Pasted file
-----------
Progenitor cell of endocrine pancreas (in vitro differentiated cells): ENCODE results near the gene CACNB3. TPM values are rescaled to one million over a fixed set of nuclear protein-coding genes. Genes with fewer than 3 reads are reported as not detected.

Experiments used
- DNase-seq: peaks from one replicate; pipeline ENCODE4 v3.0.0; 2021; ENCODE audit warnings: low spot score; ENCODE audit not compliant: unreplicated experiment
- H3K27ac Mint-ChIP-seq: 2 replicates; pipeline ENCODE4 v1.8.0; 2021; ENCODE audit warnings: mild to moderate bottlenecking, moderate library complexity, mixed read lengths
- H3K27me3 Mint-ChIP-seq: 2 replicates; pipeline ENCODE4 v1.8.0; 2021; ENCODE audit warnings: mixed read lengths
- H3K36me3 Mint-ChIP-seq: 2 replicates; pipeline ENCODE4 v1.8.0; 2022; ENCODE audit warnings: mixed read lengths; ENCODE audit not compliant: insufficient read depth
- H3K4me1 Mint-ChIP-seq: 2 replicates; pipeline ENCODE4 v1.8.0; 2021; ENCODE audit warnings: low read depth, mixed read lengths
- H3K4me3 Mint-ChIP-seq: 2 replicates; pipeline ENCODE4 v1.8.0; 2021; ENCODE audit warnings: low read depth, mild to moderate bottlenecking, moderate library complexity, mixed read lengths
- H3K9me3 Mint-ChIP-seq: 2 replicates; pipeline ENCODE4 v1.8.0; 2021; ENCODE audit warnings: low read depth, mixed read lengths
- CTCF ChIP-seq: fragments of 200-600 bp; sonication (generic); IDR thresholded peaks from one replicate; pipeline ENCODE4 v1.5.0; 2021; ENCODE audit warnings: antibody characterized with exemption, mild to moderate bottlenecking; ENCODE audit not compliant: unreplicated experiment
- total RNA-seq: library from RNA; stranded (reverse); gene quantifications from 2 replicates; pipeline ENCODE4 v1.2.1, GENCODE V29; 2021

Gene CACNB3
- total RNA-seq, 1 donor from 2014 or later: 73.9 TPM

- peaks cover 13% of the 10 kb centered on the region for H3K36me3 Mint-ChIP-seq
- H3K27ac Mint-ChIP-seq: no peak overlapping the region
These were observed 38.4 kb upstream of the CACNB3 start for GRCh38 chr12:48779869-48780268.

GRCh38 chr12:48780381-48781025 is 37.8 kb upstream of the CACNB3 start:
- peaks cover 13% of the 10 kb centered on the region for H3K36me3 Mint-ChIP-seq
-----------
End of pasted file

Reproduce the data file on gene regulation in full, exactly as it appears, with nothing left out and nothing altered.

Progenitor cell of endocrine pancreas (in vitro differentiated cells): ENCODE results near the gene CACNB3. TPM values are rescaled to one million over a fixed set of nuclear protein-coding genes. Genes with fewer than 3 reads are reported as not detected.

Experiments used
- DNase-seq: peaks from one replicate; pipeline ENCODE4 v3.0.0; 2021; ENCODE audit warnings: low spot score; ENCODE audit not compliant: unreplicated experiment
- H3K27ac Mint-ChIP-seq: 2 replicates; pipeline ENCODE4 v1.8.0; 2021; ENCODE audit warnings: mild to moderate bottlenecking, moderate library complexity, mixed read lengths
- H3K27me3 Mint-ChIP-seq: 2 replicates; pipeline ENCODE4 v1.8.0; 2021; ENCODE audit warnings: mixed read lengths
- H3K36me3 Mint-ChIP-seq: 2 replicates; pipeline ENCODE4 v1.8.0; 2022; ENCODE audit warnings: mixed read lengths; ENCODE audit not compliant: insufficient read depth
- H3K4me1 Mint-ChIP-seq: 2 replicates; pipeline ENCODE4 v1.8.0; 2021; ENCODE audit warnings: low read depth, mixed read lengths
- H3K4me3 Mint-ChIP-seq: 2 replicates; pipeline ENCODE4 v1.8.0; 2021; ENCODE audit warnings: low read depth, mild to moderate bottlenecking, moderate library complexity, mixed read lengths
- H3K9me3 Mint-ChIP-seq: 2 replicates; pipeline ENCODE4 v1.8.0; 2021; ENCODE audit warnings: low read depth, mixed read lengths
- CTCF ChIP-seq: fragments of 200-600 bp; sonication (generic); IDR thresholded peaks from one replicate; pipeline ENCODE4 v1.5.0; 2021; ENCODE audit warnings: antibody characterized with exemption, mild to moderate bottlenecking; ENCODE audit not compliant: unreplicated experiment
- total RNA-seq: library from RNA; stranded (reverse); gene quantifications from 2 replicates; pipeline ENCODE4 v1.2.1, GENCODE V29; 2021

Gene CACNB3
- total RNA-seq, 1 donor from 2014 or later: 73.9 TPM

- peaks cover 13% of the 10 kb centered on the region for H3K36me3 Mint-ChIP-seq
- H3K27ac Mint-ChIP-seq: no peak overlapping the region
These were observed 38.4 kb upstream of the CACNB3 start for GRCh38 chr12:48779869-48780268.

GRCh38 chr12:48780381-48781025 is 37.8 kb upstream of the CACNB3 start:
- peaks cover 13% of the 10 kb centered on the region for H3K36me3 Mint-ChIP-seq